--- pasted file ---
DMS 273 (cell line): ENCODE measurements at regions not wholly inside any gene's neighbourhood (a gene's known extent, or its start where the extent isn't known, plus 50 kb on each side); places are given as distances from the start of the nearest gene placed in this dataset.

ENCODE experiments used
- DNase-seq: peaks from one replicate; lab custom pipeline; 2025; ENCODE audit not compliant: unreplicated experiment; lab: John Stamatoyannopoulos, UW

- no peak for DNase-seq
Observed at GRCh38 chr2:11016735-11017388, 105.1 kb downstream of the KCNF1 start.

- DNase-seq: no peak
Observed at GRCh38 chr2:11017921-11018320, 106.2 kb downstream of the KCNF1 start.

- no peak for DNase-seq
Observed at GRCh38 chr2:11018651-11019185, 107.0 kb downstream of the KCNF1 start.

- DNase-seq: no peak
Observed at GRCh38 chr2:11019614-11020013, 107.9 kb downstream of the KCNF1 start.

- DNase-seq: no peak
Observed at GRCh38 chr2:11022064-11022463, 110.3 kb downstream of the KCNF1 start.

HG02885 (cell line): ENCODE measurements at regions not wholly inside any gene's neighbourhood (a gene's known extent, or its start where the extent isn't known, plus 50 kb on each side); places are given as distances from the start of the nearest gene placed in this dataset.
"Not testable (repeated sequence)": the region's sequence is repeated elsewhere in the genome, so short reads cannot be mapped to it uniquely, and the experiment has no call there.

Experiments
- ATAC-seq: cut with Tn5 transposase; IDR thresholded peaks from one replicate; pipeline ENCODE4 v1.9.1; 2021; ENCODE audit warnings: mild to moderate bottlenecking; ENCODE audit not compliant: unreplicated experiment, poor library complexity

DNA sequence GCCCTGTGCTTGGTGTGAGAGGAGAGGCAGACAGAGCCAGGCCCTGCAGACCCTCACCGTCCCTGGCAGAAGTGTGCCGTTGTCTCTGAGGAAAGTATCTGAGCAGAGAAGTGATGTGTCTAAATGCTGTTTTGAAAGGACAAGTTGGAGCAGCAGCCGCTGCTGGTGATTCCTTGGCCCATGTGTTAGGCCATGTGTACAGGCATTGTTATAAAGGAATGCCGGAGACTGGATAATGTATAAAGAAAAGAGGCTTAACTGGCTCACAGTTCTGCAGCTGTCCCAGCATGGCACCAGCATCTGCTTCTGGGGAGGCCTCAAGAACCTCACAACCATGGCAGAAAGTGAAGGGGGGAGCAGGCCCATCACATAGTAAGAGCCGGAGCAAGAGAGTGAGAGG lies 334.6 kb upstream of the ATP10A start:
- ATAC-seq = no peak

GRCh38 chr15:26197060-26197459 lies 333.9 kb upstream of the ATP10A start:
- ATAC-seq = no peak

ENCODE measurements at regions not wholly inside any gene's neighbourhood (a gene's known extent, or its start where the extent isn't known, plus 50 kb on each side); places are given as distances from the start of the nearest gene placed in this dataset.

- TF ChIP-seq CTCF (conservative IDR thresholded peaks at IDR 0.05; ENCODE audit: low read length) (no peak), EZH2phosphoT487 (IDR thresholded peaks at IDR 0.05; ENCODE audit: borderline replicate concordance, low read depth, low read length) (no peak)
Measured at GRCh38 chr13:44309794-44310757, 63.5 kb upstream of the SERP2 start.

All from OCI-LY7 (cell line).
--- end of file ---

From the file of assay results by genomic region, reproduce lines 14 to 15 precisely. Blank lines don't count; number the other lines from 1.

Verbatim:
HG02885 (cell line): ENCODE measurements at regions not wholly inside any gene's neighbourhood (a gene's known extent, or its start where the extent isn't known, plus 50 kb on each side); places are given as distances from the start of the nearest gene placed in this dataset.
"Not testable (repeated sequence)": the region's sequence is repeated elsewhere in the genome, so short reads cannot be mapped to it uniquely, and the experiment has no call there.